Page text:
India’s Foreign Policy in 2021 – UPSC GS2

India’s foreign policy in 2021:
  • Relations with the US and its allies: India took active engagements with the U.S. and went beyond familiarisation with the new government to increased commitment to Quad and acceptance of AUKUS and formation of the ‘western Quad’, with the U.S., Israel and the UAE.
  • Relations with Russia: Major agreements were signed with Russia, despite the American threat of CAATSA against S-400 missiles and the Russian inclination to align with China in the days to come.
  • Relations with China: The relations with China met with limited success. China is confident that the growing hard power, economic and military, gives it the luxury to dispense with diplomatic niceties. Hence,
    • China has not shown willingness to disengage in Ladakh and withdraw to the previous positions behind the Line of Actual Control.
    • Changed the names of various places in Arunachal Pradesh.
    • Building villages on the unpopulated border with India.
    • Trying to create a wedge between India and its close Himalayan neighbours — Nepal and Bhutan.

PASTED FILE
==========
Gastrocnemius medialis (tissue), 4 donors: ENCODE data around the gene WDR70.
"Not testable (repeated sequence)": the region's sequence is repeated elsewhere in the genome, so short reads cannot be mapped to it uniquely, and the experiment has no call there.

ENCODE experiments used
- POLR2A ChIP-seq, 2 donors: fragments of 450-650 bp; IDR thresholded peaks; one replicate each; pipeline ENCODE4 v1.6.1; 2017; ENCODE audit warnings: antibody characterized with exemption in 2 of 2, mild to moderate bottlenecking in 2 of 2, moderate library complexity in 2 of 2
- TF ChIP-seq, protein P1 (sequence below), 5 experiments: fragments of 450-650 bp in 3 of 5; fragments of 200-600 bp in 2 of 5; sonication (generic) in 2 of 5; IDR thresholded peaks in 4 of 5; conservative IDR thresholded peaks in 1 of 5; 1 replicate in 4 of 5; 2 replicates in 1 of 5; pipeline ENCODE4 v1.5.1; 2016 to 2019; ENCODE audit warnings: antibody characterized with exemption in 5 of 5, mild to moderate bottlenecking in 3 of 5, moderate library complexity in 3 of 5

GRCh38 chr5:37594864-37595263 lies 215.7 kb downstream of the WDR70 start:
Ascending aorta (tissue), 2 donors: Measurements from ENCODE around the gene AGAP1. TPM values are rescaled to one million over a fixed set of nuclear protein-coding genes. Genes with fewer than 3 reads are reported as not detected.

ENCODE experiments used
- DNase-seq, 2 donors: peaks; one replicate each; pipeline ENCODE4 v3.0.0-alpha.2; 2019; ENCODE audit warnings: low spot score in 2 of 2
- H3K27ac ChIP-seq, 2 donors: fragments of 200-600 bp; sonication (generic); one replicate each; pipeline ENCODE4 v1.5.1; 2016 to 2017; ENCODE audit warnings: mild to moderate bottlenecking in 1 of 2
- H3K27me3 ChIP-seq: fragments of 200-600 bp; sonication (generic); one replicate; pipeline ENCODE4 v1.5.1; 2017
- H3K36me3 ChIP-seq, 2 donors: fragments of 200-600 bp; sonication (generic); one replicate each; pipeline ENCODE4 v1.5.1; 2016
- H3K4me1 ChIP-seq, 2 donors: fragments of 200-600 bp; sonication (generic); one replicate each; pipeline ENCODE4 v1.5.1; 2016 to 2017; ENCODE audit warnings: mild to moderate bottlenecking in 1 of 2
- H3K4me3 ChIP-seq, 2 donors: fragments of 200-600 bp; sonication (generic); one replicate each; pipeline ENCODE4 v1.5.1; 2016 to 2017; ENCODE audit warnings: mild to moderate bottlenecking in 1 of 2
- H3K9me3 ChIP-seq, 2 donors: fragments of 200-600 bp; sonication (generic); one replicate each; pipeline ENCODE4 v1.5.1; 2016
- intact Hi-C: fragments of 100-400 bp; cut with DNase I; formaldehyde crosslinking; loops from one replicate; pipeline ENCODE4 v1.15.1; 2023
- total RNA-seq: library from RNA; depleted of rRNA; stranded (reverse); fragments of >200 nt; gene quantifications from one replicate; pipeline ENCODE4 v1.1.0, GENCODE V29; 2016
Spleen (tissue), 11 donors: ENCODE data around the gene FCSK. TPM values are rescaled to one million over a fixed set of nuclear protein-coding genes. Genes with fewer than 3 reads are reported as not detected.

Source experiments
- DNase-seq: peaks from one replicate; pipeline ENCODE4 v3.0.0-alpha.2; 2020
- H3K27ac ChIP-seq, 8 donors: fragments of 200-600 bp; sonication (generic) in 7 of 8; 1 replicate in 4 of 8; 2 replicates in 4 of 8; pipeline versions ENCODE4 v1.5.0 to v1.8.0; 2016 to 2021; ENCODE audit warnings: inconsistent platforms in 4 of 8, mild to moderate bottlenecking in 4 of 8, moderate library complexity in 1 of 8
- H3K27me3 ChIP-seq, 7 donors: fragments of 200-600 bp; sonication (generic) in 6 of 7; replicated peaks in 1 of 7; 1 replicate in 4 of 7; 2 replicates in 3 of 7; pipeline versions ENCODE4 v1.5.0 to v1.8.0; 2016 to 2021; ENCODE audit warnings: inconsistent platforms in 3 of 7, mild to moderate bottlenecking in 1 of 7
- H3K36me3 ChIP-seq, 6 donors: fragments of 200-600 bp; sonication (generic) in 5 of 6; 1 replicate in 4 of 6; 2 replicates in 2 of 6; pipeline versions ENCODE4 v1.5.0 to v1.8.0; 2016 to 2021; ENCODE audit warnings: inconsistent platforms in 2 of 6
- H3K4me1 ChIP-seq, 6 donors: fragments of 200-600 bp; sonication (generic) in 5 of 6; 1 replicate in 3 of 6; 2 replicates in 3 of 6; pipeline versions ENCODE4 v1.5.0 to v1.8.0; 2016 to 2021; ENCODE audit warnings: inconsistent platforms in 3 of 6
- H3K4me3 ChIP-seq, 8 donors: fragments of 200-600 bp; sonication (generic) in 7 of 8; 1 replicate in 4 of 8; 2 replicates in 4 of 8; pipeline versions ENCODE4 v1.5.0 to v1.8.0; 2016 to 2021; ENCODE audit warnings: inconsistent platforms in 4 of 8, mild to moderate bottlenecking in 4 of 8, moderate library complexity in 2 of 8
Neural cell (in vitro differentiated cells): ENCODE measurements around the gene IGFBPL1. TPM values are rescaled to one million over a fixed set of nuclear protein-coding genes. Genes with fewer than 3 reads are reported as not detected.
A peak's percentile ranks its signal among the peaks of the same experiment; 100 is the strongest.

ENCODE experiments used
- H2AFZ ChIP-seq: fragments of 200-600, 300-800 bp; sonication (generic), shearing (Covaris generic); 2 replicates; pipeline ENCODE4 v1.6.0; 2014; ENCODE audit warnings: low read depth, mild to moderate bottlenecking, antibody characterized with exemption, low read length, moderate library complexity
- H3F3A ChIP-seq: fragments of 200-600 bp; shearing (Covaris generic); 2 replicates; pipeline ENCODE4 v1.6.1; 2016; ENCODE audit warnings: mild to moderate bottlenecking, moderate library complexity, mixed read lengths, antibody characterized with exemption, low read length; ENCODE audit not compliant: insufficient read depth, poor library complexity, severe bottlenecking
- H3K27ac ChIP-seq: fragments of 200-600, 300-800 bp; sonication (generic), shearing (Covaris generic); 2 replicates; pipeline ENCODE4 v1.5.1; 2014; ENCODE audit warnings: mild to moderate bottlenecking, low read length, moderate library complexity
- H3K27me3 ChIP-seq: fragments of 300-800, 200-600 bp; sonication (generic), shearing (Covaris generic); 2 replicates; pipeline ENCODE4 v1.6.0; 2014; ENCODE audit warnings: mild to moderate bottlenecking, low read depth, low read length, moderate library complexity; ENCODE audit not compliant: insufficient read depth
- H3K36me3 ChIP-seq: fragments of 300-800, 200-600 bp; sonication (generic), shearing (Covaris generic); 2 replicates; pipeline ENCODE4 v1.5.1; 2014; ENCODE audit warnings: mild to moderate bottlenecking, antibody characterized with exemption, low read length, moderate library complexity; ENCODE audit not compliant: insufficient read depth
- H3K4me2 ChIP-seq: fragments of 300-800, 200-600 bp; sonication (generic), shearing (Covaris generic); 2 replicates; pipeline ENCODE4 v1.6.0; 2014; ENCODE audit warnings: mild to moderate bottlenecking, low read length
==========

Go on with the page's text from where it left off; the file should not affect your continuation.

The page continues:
• Seeking to undermine Indian influence in the Maldives and Sri Lanka and, more broadly, in the Indian Ocean.
  • Taliban in Afghanistan: American notion of bringing in some civility to the Taliban in Kabul has failed. Now it is a high priority for India to face a Pakistan-China-Taliban axis with some support from Russia and Iran.
  • Relations with Myanmar: In 2021, the Foreign Secretary visited Myanmar to engage the military junta at a time when Aung San Suu Kyi and other opposition leaders are in prison.
  • Climate Change: India decided to stand out of the line on the matter of net-zero emission target years but succumbed to the pressure to commit more to promote renewable energy and phasing down coal.
  • United Nations: India took the presidency of the UN Security Council in August 2021 and provided significant contributions. But, India showed less interest in the demand for United Nations reform in 2021.

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